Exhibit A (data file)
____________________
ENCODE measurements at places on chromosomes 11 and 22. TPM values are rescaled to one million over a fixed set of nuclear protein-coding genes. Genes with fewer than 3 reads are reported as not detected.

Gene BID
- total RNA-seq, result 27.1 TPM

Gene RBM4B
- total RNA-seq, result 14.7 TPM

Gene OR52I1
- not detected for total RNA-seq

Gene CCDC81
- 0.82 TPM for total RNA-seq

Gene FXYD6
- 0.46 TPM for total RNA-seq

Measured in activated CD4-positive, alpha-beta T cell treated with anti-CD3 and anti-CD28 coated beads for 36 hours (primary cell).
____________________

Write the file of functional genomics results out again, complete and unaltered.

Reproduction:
ENCODE measurements at places on chromosomes 11 and 22. TPM values are rescaled to one million over a fixed set of nuclear protein-coding genes. Genes with fewer than 3 reads are reported as not detected.

Gene BID
- total RNA-seq, result 27.1 TPM

Gene RBM4B
- total RNA-seq, result 14.7 TPM

Gene OR52I1
- not detected for total RNA-seq

Gene CCDC81
- 0.82 TPM for total RNA-seq

Gene FXYD6
- 0.46 TPM for total RNA-seq

Measured in activated CD4-positive, alpha-beta T cell treated with anti-CD3 and anti-CD28 coated beads for 36 hours (primary cell).